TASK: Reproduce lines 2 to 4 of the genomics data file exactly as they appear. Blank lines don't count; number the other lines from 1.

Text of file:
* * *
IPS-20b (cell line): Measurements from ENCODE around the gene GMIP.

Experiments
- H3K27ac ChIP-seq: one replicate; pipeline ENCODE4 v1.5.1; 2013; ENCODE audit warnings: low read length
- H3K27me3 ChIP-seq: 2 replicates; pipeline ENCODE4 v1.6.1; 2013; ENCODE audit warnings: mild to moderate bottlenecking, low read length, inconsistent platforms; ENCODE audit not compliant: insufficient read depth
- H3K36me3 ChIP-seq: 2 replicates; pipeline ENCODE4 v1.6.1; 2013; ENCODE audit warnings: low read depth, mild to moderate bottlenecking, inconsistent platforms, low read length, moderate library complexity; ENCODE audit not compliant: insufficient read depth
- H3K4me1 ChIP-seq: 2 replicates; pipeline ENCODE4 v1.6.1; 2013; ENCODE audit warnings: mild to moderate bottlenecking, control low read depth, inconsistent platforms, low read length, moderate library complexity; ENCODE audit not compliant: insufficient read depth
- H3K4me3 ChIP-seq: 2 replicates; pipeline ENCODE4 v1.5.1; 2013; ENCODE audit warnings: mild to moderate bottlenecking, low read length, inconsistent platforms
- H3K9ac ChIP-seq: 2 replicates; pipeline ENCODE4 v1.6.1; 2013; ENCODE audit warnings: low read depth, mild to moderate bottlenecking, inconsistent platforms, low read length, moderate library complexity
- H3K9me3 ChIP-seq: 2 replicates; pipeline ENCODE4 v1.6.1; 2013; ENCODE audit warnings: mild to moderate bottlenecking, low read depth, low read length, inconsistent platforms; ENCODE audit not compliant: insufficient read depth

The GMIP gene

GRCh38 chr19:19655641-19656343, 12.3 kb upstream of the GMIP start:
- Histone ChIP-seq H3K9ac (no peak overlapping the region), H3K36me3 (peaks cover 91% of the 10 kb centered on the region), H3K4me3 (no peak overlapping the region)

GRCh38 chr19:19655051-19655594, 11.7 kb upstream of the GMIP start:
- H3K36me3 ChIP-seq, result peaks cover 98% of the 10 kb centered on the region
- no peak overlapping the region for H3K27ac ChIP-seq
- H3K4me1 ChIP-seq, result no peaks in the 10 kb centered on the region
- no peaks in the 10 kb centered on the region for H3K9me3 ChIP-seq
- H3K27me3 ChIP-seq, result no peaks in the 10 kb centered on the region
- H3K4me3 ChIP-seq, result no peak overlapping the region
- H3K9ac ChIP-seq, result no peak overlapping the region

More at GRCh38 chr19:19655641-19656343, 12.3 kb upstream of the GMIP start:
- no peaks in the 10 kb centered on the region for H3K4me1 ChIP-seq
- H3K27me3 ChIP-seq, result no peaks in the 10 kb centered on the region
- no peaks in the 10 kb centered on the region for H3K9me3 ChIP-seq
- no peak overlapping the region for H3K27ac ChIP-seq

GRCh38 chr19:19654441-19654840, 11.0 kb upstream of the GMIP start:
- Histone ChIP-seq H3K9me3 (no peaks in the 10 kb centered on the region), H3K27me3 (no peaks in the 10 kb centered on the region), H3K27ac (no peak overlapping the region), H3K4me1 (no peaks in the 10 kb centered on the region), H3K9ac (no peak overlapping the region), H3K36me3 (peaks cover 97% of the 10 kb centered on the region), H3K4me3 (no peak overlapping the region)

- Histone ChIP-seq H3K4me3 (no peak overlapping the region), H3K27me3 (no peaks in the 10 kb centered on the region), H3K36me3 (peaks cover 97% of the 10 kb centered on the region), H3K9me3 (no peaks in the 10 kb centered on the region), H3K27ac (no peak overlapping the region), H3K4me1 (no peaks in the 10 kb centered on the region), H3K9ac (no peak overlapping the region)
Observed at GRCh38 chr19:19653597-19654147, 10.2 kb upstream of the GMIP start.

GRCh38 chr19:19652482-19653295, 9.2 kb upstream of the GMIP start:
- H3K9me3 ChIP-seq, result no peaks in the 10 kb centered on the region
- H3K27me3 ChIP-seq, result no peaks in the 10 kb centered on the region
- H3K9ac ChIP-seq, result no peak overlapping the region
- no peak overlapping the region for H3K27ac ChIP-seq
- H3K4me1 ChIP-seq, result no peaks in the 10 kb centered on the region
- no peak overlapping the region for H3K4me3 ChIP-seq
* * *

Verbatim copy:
Experiments
- H3K27ac ChIP-seq: one replicate; pipeline ENCODE4 v1.5.1; 2013; ENCODE audit warnings: low read length
- H3K27me3 ChIP-seq: 2 replicates; pipeline ENCODE4 v1.6.1; 2013; ENCODE audit warnings: mild to moderate bottlenecking, low read length, inconsistent platforms; ENCODE audit not compliant: insufficient read depth